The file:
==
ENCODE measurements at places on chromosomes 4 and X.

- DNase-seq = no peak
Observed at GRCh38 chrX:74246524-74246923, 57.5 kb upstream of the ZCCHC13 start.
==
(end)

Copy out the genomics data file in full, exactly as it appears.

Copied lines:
ENCODE measurements at places on chromosomes 4 and X.

- DNase-seq = no peak
Observed at GRCh38 chrX:74246524-74246923, 57.5 kb upstream of the ZCCHC13 start.